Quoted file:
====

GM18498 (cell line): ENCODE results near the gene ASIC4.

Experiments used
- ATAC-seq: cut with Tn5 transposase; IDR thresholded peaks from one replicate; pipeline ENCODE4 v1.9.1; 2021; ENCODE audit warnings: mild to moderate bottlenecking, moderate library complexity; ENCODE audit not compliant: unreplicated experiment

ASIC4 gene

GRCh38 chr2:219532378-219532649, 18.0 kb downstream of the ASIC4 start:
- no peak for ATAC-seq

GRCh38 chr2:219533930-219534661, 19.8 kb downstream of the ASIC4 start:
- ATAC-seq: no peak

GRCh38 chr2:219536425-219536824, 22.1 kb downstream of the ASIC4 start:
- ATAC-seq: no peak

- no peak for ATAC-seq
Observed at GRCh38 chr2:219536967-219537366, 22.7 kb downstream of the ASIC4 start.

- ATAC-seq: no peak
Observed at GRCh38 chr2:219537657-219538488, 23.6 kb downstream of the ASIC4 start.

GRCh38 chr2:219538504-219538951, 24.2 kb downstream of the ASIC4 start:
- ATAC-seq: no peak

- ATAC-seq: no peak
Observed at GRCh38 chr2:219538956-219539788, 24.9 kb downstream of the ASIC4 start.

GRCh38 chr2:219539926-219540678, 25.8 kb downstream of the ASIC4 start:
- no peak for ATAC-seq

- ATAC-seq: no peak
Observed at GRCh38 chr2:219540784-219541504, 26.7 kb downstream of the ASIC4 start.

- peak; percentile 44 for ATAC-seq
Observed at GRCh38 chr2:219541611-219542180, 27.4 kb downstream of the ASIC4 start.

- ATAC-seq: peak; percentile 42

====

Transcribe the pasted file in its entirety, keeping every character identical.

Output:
GM18498 (cell line): ENCODE results near the gene ASIC4.

Experiments used
- ATAC-seq: cut with Tn5 transposase; IDR thresholded peaks from one replicate; pipeline ENCODE4 v1.9.1; 2021; ENCODE audit warnings: mild to moderate bottlenecking, moderate library complexity; ENCODE audit not compliant: unreplicated experiment

ASIC4 gene

GRCh38 chr2:219532378-219532649, 18.0 kb downstream of the ASIC4 start:
- no peak for ATAC-seq

GRCh38 chr2:219533930-219534661, 19.8 kb downstream of the ASIC4 start:
- ATAC-seq: no peak

GRCh38 chr2:219536425-219536824, 22.1 kb downstream of the ASIC4 start:
- ATAC-seq: no peak

- no peak for ATAC-seq
Observed at GRCh38 chr2:219536967-219537366, 22.7 kb downstream of the ASIC4 start.

- ATAC-seq: no peak
Observed at GRCh38 chr2:219537657-219538488, 23.6 kb downstream of the ASIC4 start.

GRCh38 chr2:219538504-219538951, 24.2 kb downstream of the ASIC4 start:
- ATAC-seq: no peak

- ATAC-seq: no peak
Observed at GRCh38 chr2:219538956-219539788, 24.9 kb downstream of the ASIC4 start.

GRCh38 chr2:219539926-219540678, 25.8 kb downstream of the ASIC4 start:
- no peak for ATAC-seq

- ATAC-seq: no peak
Observed at GRCh38 chr2:219540784-219541504, 26.7 kb downstream of the ASIC4 start.

- peak; percentile 44 for ATAC-seq
Observed at GRCh38 chr2:219541611-219542180, 27.4 kb downstream of the ASIC4 start.

- ATAC-seq: peak; percentile 42